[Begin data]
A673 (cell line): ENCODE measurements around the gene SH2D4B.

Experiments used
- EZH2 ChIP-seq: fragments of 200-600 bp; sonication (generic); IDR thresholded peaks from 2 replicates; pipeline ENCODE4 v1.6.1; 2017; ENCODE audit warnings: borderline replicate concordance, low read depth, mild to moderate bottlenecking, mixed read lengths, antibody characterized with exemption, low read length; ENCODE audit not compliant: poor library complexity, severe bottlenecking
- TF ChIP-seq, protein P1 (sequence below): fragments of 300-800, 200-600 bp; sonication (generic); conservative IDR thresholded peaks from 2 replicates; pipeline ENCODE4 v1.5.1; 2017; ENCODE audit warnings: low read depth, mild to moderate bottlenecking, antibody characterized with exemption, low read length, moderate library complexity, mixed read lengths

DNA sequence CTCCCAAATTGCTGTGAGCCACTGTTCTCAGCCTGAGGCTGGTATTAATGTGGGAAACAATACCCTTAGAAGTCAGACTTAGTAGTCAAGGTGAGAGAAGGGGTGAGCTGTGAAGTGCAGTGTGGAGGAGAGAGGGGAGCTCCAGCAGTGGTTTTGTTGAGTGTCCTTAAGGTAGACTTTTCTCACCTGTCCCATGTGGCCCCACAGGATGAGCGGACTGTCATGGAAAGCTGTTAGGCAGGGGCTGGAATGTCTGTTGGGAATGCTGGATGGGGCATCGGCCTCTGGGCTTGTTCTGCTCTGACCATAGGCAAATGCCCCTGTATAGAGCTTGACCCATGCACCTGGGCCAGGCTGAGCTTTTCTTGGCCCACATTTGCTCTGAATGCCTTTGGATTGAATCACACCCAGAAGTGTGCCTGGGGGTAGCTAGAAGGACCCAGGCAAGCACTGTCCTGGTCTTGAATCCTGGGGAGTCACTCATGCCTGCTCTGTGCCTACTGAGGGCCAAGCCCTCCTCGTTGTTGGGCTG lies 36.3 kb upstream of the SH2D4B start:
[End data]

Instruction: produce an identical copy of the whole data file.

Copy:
A673 (cell line): ENCODE measurements around the gene SH2D4B.

Experiments used
- EZH2 ChIP-seq: fragments of 200-600 bp; sonication (generic); IDR thresholded peaks from 2 replicates; pipeline ENCODE4 v1.6.1; 2017; ENCODE audit warnings: borderline replicate concordance, low read depth, mild to moderate bottlenecking, mixed read lengths, antibody characterized with exemption, low read length; ENCODE audit not compliant: poor library complexity, severe bottlenecking
- TF ChIP-seq, protein P1 (sequence below): fragments of 300-800, 200-600 bp; sonication (generic); conservative IDR thresholded peaks from 2 replicates; pipeline ENCODE4 v1.5.1; 2017; ENCODE audit warnings: low read depth, mild to moderate bottlenecking, antibody characterized with exemption, low read length, moderate library complexity, mixed read lengths

DNA sequence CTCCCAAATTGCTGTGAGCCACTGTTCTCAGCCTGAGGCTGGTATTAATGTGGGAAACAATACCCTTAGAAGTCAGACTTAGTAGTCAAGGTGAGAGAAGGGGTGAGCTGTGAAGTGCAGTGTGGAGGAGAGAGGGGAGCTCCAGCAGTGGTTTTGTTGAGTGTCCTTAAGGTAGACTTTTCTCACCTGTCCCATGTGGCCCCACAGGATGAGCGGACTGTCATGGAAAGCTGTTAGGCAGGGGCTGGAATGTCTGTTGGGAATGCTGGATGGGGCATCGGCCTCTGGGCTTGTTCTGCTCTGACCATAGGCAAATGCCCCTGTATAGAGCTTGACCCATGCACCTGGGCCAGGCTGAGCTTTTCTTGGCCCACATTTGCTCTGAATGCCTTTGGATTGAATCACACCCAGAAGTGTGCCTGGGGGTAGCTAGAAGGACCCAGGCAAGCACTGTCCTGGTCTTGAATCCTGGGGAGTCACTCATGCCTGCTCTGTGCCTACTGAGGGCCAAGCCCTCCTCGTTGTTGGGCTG lies 36.3 kb upstream of the SH2D4B start: